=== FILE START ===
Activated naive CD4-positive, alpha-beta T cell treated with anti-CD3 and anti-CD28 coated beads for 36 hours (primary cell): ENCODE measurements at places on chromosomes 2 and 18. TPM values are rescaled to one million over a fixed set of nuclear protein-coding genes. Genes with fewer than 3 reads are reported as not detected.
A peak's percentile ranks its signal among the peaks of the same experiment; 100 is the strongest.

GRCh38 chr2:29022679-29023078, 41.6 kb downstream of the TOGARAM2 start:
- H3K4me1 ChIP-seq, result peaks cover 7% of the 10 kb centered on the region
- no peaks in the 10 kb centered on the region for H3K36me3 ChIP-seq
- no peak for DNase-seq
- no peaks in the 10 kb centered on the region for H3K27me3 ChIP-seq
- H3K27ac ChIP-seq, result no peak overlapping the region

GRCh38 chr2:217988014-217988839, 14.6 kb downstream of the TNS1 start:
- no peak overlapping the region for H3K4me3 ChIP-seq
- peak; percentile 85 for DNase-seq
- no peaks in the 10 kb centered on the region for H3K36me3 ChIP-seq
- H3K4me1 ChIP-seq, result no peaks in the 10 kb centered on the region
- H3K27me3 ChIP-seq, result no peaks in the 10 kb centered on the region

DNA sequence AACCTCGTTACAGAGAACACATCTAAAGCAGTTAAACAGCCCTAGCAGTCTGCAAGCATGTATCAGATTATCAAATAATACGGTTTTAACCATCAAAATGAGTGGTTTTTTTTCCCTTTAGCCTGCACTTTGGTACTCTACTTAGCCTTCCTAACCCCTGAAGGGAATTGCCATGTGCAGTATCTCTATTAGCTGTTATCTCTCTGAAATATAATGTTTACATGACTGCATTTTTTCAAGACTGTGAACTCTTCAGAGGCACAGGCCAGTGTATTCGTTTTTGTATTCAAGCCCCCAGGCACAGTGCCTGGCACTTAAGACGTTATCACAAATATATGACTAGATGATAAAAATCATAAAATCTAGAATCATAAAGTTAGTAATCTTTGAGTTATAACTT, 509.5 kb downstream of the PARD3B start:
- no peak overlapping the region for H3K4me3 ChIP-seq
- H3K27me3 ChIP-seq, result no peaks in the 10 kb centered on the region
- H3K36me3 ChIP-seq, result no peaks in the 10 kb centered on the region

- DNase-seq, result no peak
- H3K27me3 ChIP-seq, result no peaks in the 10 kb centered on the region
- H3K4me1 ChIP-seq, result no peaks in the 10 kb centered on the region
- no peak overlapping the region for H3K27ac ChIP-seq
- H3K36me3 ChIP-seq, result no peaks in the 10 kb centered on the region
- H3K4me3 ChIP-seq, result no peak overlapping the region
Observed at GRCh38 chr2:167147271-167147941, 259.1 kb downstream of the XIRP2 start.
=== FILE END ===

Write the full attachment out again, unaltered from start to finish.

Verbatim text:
Activated naive CD4-positive, alpha-beta T cell treated with anti-CD3 and anti-CD28 coated beads for 36 hours (primary cell): ENCODE measurements at places on chromosomes 2 and 18. TPM values are rescaled to one million over a fixed set of nuclear protein-coding genes. Genes with fewer than 3 reads are reported as not detected.
A peak's percentile ranks its signal among the peaks of the same experiment; 100 is the strongest.

GRCh38 chr2:29022679-29023078, 41.6 kb downstream of the TOGARAM2 start:
- H3K4me1 ChIP-seq, result peaks cover 7% of the 10 kb centered on the region
- no peaks in the 10 kb centered on the region for H3K36me3 ChIP-seq
- no peak for DNase-seq
- no peaks in the 10 kb centered on the region for H3K27me3 ChIP-seq
- H3K27ac ChIP-seq, result no peak overlapping the region

GRCh38 chr2:217988014-217988839, 14.6 kb downstream of the TNS1 start:
- no peak overlapping the region for H3K4me3 ChIP-seq
- peak; percentile 85 for DNase-seq
- no peaks in the 10 kb centered on the region for H3K36me3 ChIP-seq
- H3K4me1 ChIP-seq, result no peaks in the 10 kb centered on the region
- H3K27me3 ChIP-seq, result no peaks in the 10 kb centered on the region

DNA sequence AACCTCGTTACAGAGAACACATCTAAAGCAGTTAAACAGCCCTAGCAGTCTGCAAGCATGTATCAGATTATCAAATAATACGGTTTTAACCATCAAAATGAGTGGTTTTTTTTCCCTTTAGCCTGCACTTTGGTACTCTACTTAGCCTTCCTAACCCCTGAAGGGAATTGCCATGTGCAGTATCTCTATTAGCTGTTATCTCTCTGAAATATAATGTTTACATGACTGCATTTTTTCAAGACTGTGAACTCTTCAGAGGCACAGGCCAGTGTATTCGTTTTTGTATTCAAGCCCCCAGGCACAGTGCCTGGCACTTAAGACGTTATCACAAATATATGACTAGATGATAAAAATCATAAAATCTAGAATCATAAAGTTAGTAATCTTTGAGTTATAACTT, 509.5 kb downstream of the PARD3B start:
- no peak overlapping the region for H3K4me3 ChIP-seq
- H3K27me3 ChIP-seq, result no peaks in the 10 kb centered on the region
- H3K36me3 ChIP-seq, result no peaks in the 10 kb centered on the region

- DNase-seq, result no peak
- H3K27me3 ChIP-seq, result no peaks in the 10 kb centered on the region
- H3K4me1 ChIP-seq, result no peaks in the 10 kb centered on the region
- no peak overlapping the region for H3K27ac ChIP-seq
- H3K36me3 ChIP-seq, result no peaks in the 10 kb centered on the region
- H3K4me3 ChIP-seq, result no peak overlapping the region
Observed at GRCh38 chr2:167147271-167147941, 259.1 kb downstream of the XIRP2 start.